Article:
A few weeks back, my friend Daniella was going to African Bible College up in Yekepa to do an Operation Christmas Child training and asked if I wanted to go along. I gladly said yes, especially since our transportation would be via helicopter.
The morning of our trip, three of us ladies headed out early to grab a quick coffee before going to the airport for our flight. At about 8:30, we were in the helicopter, and Justin, our SP pilot, was flying us over Liberia to our destination. We needed to go by helicopter because the airstrip in Yekepa needs a some work before our airplane can land. Also you can see by the picture below that the roads are still very muddy. Luckily for us, all Justin needed to land was a wide open space such as a soccer field.
Here are some views from our trip there.
The trip took about an hour and a half, whereas a trip by car would have taken all day. As soon as we landed, we were greeted by the staff of the college and taken to the room where Daniella would teach her training.
Usually when Daniella gives her training, her class size is about 10 to 15. As we walked into the room, there were at least 50 people already seated and ready to learn from various churches in the area. A few people had even come over the border from the neighboring country. Thankfully, Daniella was prepared with enough books for each church to have one training manual. She taught them (for almost 4 hours) about how to present the gospel to the children who would be receiving the boxes as well as the best way to hand out the boxes.
Operation Christmas Child is an important part of Daniella’s story. She is from Serbia and actually received a box when she was a little girl. Her training included an emphasis on how the boxes are an opportunity to share the gospel with children who have not yet heard of the saving love of Jesus and how best to present the gospel in a way that children will understand. The goal of OCC (Operation Christmas Child) is for each child in these needy areas to have one box, once in their lifetime as a way for them to also hear that Jesus is the answer. Not all of these churches will receive boxes this year, but they will be ready when their time comes.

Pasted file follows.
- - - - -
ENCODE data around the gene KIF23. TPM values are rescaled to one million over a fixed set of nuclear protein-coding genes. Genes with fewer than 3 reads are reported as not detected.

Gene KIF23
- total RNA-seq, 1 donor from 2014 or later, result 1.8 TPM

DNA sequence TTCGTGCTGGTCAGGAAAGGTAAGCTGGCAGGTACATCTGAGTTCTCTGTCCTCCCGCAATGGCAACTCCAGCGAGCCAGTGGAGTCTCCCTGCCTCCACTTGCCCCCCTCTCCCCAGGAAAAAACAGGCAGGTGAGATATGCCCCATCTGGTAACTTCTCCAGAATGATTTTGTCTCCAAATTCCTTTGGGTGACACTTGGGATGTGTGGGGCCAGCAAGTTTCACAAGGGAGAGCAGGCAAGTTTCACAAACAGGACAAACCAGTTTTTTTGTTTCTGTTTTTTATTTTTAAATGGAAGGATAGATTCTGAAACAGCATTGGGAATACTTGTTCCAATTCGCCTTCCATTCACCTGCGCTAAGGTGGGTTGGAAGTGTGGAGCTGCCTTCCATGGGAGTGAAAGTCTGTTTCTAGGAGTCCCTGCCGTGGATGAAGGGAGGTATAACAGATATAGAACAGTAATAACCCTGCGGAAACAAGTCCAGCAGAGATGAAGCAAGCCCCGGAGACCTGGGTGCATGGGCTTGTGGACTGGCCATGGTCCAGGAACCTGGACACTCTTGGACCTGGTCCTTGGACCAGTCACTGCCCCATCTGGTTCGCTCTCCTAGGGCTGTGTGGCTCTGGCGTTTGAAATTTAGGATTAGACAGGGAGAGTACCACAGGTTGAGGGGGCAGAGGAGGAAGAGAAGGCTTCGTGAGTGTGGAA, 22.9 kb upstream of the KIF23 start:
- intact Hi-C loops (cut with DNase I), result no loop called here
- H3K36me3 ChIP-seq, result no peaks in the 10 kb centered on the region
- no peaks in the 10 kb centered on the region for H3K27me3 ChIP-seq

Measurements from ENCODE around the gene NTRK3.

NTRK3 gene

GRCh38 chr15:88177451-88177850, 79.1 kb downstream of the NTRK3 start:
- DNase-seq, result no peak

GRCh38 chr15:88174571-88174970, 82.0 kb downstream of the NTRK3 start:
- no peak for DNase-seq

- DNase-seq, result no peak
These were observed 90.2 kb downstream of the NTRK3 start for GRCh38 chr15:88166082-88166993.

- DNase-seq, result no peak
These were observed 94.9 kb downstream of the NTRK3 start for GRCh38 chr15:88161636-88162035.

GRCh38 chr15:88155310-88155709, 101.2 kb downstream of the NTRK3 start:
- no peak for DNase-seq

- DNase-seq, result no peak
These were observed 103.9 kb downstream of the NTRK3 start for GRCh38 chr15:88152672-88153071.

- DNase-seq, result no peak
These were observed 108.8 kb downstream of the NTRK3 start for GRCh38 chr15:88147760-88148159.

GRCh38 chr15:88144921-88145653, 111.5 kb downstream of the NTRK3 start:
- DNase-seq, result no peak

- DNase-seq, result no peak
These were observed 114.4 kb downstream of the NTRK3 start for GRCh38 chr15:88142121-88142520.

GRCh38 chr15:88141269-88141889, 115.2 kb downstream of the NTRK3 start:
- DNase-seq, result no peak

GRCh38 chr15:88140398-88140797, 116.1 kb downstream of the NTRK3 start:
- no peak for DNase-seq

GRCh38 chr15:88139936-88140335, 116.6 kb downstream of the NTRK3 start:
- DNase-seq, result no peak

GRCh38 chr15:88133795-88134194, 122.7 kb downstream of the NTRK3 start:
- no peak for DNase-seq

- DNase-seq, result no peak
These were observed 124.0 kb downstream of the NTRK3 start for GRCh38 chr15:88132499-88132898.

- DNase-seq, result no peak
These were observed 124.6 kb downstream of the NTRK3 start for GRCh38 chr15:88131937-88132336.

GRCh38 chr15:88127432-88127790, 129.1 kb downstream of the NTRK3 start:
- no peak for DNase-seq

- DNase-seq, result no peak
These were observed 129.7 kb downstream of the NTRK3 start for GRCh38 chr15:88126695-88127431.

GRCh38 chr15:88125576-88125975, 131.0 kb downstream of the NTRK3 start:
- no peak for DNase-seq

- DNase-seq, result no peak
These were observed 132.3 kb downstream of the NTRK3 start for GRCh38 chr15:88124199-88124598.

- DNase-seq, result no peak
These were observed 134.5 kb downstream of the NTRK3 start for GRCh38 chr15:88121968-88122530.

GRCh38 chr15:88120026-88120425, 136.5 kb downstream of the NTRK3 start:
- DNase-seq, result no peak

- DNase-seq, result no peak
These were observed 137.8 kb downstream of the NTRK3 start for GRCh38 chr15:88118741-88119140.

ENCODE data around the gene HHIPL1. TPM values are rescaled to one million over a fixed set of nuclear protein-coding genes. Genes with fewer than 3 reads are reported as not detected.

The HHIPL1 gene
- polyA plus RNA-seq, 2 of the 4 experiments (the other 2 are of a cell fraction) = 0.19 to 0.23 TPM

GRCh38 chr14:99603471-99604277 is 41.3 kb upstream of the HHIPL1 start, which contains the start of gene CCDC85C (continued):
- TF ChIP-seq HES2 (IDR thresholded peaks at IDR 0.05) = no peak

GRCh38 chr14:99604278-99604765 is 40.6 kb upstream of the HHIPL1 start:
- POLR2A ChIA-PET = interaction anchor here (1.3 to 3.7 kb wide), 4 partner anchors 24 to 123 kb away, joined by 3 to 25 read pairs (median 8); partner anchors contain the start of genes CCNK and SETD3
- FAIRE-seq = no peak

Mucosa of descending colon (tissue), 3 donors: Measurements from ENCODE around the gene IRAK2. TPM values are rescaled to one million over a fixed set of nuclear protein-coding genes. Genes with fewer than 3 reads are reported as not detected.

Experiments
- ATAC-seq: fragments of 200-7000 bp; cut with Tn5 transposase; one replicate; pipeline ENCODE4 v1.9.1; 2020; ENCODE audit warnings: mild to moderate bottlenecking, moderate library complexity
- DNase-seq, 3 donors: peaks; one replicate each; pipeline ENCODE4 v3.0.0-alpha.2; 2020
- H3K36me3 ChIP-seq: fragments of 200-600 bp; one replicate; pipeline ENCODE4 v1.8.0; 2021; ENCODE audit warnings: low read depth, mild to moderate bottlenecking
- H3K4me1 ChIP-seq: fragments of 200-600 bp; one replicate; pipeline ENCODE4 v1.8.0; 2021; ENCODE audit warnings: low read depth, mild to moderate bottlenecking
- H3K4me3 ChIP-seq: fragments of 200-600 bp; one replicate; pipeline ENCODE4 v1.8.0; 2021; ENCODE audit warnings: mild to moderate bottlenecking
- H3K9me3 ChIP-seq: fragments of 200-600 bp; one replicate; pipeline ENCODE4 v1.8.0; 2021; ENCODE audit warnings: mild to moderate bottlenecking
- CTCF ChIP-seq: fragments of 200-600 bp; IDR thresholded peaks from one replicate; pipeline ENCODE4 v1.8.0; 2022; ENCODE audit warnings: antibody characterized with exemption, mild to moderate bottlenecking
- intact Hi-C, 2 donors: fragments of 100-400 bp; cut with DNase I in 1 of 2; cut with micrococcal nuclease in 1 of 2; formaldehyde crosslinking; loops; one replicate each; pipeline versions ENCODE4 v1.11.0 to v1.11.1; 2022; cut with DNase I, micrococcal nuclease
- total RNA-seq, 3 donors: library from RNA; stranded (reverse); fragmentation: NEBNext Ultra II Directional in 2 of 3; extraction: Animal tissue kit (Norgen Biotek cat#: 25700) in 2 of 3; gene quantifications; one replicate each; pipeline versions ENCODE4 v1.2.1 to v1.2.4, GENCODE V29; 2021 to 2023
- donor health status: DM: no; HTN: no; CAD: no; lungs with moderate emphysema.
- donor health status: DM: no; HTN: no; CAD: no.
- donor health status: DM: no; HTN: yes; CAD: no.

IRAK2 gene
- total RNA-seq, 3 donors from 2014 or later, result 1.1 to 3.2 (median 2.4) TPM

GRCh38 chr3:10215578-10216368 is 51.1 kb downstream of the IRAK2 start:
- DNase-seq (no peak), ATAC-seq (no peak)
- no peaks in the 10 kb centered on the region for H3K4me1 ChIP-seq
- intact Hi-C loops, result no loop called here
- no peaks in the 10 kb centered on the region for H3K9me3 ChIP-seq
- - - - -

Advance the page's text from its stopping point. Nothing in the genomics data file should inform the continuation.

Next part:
In two weeks, Daniella will be going back to the college to do more training. Churches have the opportunity to do a 12 week discipleship program with the children who receive the boxes. She will be training them on how to teach those lessons. If a child goes through the whole program, he or she will receive a bible at the end. Daniella will be teaching 50 people again. This is a lot at one time especially because it is harder for the students to practice what they are learning. Pray for Daniella and another friend as they this time travel by road there to do two days of training and then drive home.
After the training, we had a late lunch with the staff before heading back to Monrovia. We had a pretty clear day for flying but did see weather on our way back. At one time, it was like God was opening up just enough space for us to get through safely. I was even able to sit up front on the way home.
We even flew over our compound on the way home. You can’t see our house but it is hidden under the trees towards the top of the photo below. Justin honked his horn as he flew over to make sure his flight follower (Noel) was awake. Of course he was because when I got home, Noel had a great supper all ready for me.
It was great to see more of Liberia than the city. I loved seeing the work that the African Bible College is doing and to also see the impact that Operation Christmas Child can have as they present the gospel as they hand out shoeboxes.
This week will be a busy week for Noel as he is flying five days due to the cleft lip project. Pray for these flights and the surgeries. On another note, I found out that my student body would only be increasing by 2 making a total of 5 students. The other families are either homeschooling or are delayed.
Thank you for your prayers. Let us know how you are doing and how we can pray for you. Also check out my recent post on Sea Glass over at TJ’s Musings. Teresa